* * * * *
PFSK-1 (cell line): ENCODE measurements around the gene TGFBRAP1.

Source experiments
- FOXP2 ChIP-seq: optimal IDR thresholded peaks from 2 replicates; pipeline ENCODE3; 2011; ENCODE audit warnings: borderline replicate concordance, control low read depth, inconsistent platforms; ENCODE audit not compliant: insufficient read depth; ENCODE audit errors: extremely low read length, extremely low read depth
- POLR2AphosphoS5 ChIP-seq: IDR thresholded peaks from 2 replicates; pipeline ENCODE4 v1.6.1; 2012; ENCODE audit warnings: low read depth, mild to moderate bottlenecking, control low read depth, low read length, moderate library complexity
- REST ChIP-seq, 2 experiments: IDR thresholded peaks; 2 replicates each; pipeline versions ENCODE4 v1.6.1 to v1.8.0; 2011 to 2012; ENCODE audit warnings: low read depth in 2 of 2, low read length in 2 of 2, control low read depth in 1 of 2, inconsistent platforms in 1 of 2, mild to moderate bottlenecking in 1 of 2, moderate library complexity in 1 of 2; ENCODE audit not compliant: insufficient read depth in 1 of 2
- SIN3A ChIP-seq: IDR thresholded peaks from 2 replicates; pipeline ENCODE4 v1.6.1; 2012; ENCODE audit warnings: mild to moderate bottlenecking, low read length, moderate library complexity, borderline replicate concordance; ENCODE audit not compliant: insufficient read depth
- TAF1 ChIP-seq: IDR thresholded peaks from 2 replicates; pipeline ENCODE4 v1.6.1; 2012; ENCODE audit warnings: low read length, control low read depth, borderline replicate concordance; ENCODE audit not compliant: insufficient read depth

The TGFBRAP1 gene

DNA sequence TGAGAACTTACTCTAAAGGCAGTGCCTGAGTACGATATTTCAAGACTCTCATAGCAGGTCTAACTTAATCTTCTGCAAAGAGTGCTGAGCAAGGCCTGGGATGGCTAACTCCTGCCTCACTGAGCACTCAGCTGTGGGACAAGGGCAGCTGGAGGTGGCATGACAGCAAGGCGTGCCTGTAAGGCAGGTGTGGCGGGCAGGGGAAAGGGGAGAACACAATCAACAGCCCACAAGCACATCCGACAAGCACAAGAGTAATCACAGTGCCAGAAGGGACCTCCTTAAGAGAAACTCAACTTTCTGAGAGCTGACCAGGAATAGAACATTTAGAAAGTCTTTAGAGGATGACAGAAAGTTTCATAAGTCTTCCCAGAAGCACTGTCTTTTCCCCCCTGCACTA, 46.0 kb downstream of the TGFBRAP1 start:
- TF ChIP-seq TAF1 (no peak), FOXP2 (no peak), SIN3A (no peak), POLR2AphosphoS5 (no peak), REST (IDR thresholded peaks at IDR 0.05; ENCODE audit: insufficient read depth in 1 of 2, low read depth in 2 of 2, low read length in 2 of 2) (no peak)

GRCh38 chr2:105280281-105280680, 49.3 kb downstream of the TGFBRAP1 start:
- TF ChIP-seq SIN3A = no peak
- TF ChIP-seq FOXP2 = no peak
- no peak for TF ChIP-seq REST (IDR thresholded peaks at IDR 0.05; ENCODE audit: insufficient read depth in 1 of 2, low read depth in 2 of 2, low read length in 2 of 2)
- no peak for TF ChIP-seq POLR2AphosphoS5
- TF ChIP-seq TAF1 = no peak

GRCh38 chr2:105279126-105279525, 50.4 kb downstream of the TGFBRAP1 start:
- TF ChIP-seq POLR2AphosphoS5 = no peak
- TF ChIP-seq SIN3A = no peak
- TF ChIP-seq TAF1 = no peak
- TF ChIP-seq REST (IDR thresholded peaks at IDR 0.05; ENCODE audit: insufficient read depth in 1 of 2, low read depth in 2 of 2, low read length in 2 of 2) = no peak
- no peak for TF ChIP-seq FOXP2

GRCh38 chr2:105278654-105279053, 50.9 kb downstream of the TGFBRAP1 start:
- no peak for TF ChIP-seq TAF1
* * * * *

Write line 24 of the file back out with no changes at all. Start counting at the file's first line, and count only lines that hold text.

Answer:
- no peak for TF ChIP-seq TAF1